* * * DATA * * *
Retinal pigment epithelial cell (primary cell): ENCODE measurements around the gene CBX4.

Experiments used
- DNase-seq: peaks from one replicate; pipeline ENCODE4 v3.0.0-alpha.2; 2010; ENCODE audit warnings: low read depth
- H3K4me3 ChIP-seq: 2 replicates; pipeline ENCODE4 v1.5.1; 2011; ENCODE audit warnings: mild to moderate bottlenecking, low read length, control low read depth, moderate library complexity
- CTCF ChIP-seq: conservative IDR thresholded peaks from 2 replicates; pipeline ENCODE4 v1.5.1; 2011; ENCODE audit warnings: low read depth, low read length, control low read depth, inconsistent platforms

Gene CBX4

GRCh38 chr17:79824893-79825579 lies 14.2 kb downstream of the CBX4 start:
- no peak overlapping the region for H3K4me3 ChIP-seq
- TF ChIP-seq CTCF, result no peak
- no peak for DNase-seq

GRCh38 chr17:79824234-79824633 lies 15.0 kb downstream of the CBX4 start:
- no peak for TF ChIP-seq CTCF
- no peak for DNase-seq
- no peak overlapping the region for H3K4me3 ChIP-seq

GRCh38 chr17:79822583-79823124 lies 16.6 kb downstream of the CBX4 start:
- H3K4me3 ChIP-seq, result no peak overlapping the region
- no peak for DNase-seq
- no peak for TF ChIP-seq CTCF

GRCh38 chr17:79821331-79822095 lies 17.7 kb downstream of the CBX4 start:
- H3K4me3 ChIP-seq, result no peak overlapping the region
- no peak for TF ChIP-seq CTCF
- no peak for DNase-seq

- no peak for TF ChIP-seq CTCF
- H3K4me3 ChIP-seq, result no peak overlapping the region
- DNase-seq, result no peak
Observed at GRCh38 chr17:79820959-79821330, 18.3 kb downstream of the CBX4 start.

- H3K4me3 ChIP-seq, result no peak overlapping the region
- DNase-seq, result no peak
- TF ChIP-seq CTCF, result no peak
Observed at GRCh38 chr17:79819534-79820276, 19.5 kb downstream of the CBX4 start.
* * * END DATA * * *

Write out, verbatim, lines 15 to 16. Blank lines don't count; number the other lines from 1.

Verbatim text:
GRCh38 chr17:79822583-79823124 lies 16.6 kb downstream of the CBX4 start:
- H3K4me3 ChIP-seq, result no peak overlapping the region